My strengths as a leader are… commitment, energy, passion, engaging others, and mentoring future leaders. When I committed to the presidency of the Toledo Jewish Federation, I led with the same energy I bring to the ISRI convention. At the time I took over as president, the Toledo Federation was becoming irrelevant. With the help of the staff and engagement of the community, I was able to grow our fundraising efforts, increase event attendance, and attract new talented staff and lay leaders. Perhaps one of my greatest strengths is assessing the needs of the people I intend to serve, creating fresh ideas to meet those needs, building a plan, measuring the results, and creating change where service falls short. I am, and I remain, a humble learner.
When I became the Northern Ohio Chapter president, the former president, Joe Ward, had just led us through the darkest of financial times due to scrap metal theft laws. Our chapter’s energy level was low, and at the same time, our industry was struggling with how to engage young executives. With the support of the chapter board, Mary Hlepas and I created and successfully executed a program to bring together ISRI young executives from around the country. The program, called BYAB (Best Young and Brightest), has graduated over 150 executives; three other chapters are running the program in their regions; and several of the graduates are on the ISRI national board.
With Mary’s support, this program showcased all of my leadership skills, my commitment to a project, my energy and enthusiasm to see it through, and my passion for delivering a high-value product and engaging membership. The program that started over three years ago has re-energized our board and given the board the confidence to deliver meaningful programming to our chapter. My energy, passion, and engagement of others deliver results.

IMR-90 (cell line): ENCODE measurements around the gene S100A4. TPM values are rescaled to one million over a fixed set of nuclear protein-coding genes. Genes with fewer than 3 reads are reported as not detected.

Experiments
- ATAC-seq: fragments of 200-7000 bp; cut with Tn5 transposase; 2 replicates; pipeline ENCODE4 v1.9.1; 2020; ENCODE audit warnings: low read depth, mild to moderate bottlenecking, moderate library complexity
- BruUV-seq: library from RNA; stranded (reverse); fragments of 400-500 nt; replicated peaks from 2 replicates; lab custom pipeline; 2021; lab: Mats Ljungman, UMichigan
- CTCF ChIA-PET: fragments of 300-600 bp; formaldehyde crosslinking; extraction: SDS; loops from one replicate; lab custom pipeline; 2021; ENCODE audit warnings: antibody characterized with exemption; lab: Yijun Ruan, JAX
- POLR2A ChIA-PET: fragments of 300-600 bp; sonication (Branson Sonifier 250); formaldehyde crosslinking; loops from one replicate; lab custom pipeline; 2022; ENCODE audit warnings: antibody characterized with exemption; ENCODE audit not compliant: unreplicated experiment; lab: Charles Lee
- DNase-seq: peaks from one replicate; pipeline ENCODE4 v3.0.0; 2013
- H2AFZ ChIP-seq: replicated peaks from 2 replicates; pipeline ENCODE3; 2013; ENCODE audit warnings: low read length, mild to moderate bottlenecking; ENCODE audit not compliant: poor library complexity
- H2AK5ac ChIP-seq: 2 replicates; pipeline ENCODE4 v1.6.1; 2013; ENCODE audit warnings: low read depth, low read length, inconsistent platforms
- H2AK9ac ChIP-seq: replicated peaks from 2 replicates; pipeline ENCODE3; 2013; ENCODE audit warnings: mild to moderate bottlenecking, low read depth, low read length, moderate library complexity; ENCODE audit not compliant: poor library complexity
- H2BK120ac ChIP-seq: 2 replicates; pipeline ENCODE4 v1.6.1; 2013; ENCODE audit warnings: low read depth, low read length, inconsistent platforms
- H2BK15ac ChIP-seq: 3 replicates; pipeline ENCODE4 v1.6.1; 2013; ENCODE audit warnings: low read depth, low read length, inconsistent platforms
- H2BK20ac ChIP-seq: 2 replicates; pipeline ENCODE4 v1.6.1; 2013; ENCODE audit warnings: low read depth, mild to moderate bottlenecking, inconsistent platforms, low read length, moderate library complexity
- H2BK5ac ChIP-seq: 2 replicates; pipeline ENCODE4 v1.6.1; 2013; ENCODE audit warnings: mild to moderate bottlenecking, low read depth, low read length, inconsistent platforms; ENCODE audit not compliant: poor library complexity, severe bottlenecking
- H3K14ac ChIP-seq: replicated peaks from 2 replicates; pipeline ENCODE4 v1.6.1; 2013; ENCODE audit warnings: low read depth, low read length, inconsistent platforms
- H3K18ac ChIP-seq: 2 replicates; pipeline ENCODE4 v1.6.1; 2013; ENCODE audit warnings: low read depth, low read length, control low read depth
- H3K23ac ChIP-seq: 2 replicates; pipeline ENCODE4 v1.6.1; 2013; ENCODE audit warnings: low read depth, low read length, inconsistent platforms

My greatest professional achievement has been… turning ordinary into extraordinary and converting complex situations into bite-sized consumables. During my 15-year tenure at Kripke Enterprises, I converted our trading platform into an efficient interactive trading system. This system has fueled our growth by simplifying our positions and cutting the learning curve. I possess a strong ability to abstract data that is meaningful and pertinent to creating growth and stability in both daily operations and projected growth. When I started at Kripke, we had three traders and a staff of four; today we have 11 traders and a staff of 40. I get great satisfaction from helping others develop leadership skills through setting clear goals and expectations, creating methods to achieve those goals, and implementing systems to measure growth in our personnel, and there’s a direct relationship between those achievements and Kripke’s growth. My energy, passion, and engagement of others deliver results.
If I ran the world, I would… outlaw cold soup, unless it is supposed to be cold. Seriously, I would do as I do now: help others become self-supporting, self-sufficient professionals.
I’d like to improve my… pants size by increasing my running speed! Also, I would like to improve my ability to understand and empathize with people whom I ethically or morally disagree with; not for the purpose of compromising what I believe, but to understand why they think or believe differently.
In my free time, I love to… spend time with my wife, Cami; attend the activities of my four kids, Joey, Benny, Sammy, and Sophie; cook; eat pizza; and run. I also love watching Netflix, HBO, and Amazon Prime, especially Curb Your Enthusiasm, The Boys, Jack Ryan, Homeland, Veep, and Silicon Valley.
Executive Vice President,
Greenland (America) (Roswell, Ga.)
Current ISRI positions: Trade Committee chair, Nonferrous Division vice chair, specifications working group chair, market access working group member, ISRI Board of Directors Nonferrous Division director, and ISRI Southeast Chapter member at large.